Dairy industry gets Government reprieve to avert ‘catastrophe’

By Michelle Perrett

- Last updated on GMT

The dairy industry will be working together after the Government relaxed competition rules
The dairy industry will be working together after the Government relaxed competition rules

Related tags: coronavirus

The Government is to temporarily relax competition rules to allow the dairy industry to work together in the wake of the coronavirus pandemic

The news comes after a dairy crisis meeting was held last week between trade associations, representatives of the trade and the Department for Environment, Food & Rural Affairs (DEFRA), calling for help to avoid a “national catastrophe”. 

The pandemic has seen almost the complete loss of the foodservice and hospitality markets, meaning that some farmers had been forced to dispose of milk​. 

Last month, Dairy UK told Food Manufacture​ that dairy farmers would need more support from the Government due to the fall in foodservice demand. 

DEFRA said legislation would be laid that would allow the industry to adapt to changes in the supply chain, including decreased demand from the hospitality sector and reduced collection by retailers that have had to close. This follows a previous relaxation of competition rules to allow retailers, suppliers and logistic services to work together.

 

Address market challenges

This move, it said, would allow the industry to work together to address market challenges, avoid waste and maintain productive capacity to meet future demand. 

This could include sharing labour and facilities, cooperating to temporarily reduce production or identifying where there was hidden capacity in the supply chain for processing milk into other dairy products, such as cheese and skimmed milk powder.  

Dairy UK and the Agriculture & Horticulture Development Board (AHDB), would lead the work, it said.  

Environment secretary George Eustice said: “We’ve heard loud and clear our dairy farmers’ concerns, which is why we are further suspending competition rules law to allow dairy farmers to work together on some of the most pressing challenges they are facing. I am also urging farm businesses to access the loans that are available from their bank to support them in this period. 

We welcome our farmers’ heroic efforts in ensuring food supplies remain resilient and will continue to support them through this difficult time​.”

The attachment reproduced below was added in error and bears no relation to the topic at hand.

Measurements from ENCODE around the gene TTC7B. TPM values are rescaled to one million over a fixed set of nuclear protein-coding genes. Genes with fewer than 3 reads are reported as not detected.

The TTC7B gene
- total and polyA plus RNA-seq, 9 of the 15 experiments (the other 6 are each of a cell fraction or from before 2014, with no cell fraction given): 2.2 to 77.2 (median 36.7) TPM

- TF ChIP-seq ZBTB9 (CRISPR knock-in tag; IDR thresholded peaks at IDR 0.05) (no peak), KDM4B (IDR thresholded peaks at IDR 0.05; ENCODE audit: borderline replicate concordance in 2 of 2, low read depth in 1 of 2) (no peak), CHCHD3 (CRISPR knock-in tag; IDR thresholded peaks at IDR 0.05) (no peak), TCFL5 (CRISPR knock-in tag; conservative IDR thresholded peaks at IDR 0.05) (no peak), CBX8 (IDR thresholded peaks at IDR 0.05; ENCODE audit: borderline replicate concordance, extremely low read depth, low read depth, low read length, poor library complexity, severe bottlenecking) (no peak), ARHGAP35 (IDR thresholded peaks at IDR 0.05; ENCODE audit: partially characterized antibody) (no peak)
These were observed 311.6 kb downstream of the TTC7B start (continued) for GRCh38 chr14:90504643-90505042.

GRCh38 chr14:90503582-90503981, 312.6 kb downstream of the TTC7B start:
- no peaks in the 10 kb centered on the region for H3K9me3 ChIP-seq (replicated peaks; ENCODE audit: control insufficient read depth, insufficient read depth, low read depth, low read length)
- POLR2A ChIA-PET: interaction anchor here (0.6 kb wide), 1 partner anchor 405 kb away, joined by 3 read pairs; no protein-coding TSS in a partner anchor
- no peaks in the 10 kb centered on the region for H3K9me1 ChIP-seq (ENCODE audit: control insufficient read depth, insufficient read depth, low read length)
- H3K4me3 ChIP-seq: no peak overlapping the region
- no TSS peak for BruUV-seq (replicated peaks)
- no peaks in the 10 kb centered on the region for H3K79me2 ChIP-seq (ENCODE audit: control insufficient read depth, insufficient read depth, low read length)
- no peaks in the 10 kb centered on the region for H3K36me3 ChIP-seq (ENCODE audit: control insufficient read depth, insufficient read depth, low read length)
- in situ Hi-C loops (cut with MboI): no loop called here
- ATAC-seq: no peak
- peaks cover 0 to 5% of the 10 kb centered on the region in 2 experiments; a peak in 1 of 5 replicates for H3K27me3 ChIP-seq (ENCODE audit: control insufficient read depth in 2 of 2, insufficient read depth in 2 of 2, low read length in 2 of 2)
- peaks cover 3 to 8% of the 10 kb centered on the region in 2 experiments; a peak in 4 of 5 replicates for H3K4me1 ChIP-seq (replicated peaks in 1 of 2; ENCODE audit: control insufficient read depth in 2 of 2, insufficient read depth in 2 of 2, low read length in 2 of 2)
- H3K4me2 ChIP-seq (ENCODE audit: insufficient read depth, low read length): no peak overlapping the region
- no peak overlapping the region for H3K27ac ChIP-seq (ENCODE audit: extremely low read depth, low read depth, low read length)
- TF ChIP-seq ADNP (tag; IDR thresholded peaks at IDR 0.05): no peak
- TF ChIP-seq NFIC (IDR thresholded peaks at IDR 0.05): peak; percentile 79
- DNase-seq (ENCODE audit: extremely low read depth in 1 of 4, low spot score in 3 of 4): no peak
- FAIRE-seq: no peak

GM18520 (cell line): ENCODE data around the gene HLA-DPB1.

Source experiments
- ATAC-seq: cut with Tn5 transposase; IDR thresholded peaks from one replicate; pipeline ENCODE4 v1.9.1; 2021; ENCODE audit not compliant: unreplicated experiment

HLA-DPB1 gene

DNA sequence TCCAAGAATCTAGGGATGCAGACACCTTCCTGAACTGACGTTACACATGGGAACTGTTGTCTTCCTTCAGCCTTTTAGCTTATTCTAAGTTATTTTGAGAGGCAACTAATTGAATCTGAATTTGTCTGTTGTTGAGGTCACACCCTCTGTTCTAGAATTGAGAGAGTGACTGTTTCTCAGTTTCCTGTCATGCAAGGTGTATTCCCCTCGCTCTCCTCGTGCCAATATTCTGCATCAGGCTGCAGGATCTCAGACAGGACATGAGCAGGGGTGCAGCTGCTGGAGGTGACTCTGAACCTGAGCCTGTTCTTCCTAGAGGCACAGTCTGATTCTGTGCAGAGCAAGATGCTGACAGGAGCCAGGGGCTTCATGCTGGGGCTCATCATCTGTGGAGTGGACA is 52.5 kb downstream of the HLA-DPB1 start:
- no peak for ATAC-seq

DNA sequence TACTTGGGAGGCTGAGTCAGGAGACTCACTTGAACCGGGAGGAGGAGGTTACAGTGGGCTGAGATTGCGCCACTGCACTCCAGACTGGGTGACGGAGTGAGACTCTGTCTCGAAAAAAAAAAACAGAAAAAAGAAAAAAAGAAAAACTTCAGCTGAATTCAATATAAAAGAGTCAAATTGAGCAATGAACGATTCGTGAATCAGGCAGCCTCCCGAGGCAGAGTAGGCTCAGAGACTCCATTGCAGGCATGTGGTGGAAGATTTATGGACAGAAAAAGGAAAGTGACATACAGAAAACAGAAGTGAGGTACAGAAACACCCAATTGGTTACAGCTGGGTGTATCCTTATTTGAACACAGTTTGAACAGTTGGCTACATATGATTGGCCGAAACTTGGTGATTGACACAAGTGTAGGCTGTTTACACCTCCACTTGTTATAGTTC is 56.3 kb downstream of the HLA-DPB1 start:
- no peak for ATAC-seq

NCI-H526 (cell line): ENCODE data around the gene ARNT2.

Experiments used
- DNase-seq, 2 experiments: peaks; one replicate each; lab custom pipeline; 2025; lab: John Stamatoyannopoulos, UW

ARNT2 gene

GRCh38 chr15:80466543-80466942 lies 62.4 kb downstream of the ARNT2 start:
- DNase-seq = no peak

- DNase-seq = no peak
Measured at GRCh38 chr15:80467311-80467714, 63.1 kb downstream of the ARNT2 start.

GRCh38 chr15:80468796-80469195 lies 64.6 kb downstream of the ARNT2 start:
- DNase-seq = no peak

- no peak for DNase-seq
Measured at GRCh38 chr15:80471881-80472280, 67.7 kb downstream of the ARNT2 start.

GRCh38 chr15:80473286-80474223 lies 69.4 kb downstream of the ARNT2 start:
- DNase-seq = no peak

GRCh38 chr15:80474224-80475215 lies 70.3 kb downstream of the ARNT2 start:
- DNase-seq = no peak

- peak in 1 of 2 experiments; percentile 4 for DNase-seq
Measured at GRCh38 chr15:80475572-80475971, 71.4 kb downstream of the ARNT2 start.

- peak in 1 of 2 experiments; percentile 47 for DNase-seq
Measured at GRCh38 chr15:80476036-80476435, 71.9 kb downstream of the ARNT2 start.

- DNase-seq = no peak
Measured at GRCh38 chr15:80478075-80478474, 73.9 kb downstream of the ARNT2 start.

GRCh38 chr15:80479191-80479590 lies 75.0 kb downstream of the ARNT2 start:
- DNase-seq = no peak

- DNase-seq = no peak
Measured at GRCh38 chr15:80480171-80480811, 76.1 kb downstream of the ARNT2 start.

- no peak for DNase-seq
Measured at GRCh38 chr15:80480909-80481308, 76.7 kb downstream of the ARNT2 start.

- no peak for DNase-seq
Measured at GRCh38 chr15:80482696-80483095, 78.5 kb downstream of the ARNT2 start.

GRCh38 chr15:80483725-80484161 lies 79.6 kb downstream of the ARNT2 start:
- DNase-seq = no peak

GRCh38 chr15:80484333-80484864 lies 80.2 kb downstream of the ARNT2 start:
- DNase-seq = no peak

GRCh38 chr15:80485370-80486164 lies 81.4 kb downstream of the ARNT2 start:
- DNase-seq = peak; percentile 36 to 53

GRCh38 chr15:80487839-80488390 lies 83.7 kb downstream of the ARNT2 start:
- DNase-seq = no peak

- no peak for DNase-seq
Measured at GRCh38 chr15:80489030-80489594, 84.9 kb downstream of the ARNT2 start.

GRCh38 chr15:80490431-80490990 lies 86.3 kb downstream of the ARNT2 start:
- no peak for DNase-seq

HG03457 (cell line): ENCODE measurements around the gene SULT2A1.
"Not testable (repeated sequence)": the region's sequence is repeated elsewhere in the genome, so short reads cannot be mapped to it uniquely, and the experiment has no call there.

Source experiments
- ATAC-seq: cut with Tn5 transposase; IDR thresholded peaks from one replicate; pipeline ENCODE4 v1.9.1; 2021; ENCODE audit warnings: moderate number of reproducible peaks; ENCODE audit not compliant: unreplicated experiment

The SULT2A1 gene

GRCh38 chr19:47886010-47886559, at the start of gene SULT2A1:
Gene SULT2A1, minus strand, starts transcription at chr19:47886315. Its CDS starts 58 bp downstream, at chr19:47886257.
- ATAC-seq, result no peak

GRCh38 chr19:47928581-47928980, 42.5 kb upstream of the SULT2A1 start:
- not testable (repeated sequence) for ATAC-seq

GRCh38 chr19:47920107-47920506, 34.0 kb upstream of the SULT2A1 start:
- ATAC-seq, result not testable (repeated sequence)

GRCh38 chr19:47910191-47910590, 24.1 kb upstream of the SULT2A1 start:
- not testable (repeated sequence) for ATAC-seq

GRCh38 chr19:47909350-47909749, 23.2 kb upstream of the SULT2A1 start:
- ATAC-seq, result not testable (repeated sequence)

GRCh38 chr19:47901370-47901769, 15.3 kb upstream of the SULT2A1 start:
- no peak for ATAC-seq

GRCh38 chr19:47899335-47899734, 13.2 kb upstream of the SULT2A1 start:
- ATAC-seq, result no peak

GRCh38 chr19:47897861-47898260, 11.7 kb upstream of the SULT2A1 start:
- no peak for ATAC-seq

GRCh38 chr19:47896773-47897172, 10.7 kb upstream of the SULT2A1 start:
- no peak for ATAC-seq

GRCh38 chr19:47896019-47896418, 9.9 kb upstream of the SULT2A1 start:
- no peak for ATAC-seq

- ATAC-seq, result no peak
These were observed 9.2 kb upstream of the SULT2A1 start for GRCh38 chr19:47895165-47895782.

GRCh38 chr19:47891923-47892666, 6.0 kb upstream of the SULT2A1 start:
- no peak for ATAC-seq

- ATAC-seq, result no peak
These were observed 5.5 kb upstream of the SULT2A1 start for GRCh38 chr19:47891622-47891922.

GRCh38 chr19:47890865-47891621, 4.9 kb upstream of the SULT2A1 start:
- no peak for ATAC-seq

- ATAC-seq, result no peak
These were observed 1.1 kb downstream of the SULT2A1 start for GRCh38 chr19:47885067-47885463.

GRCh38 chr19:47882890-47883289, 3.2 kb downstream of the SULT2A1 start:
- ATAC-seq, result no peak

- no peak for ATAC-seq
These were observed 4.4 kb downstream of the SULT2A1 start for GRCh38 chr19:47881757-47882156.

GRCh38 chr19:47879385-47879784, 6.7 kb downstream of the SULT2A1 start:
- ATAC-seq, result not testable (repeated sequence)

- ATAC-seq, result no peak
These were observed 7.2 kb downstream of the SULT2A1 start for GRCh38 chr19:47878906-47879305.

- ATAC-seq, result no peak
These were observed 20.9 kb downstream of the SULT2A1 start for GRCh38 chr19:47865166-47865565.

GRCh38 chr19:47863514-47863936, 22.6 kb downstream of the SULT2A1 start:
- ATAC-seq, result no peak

Alok Sharma, business secretary, said: “Temporarily relaxing competition law for the dairy sector will mean farmers can work together to minimise waste of milk, and use it to make other essential dairy products. 

“This important step will help our dairy farmers weather this storm, providing support to a key sector in the British economy.” 

The dairy sector is the UK’s largest farming sector, with milk accounting for 16.85% of total agricultural output in the UK in 2018.  

Of this, approximately 50% of UK dairy sector output is fresh milk and, as such, accounts for a significant amount of UK processing capacity.  

More action

However, there have been calls for more action from the Government to help the dairy industry. 

Appeals for urgent action to save the dairy industry have been backed by the entire supply chain, including UK farming unions, RABDF, Dairy UK and the Provision Trade Federation. 

The group has written to Eustice to reiterate its support for the proposals put forward by the National Farmers Union to protect dairy farm businesses. 

It has called for a targeted grant scheme for affected farmers similar to the Retail and Hospitality Grant Scheme, a  fully funded, government run voluntary national production reduction scheme and engagement with the EU Commission to introduce market support measures, such as Private Storage Aid.

In the letter, they write: There are farmers unable to pay their feed companies and having to sell cows. There are dairy companies that, having lost all of their key markets, still have to deal with the milk and find a home for it in an oversupplied marketplace. ​ 

“We need action now, as well as a more considered response for the medium and longer-term measures. We cannot over-emphasise the urgency of the current situation. Unprecedented times call for unprecedented measures, as government is already demonstrating elsewhere.”

Meanwhile dairy farmers in Wales have raised concern that  water quality regulations published in draft form by Environment, Energy and Rural Affairs Minister Lesley Griffiths would push dairy farms ‘over the edge’

An emergency meeting of the Farmers’ Union of Wales Milk and Dairy produce committee said that a large proportion of the industry, which is already suffering severe impacts due to the knock-on impact of Coronavirus, would not survive if these regulations were to be introduced.

  

Related topics: COVID-19

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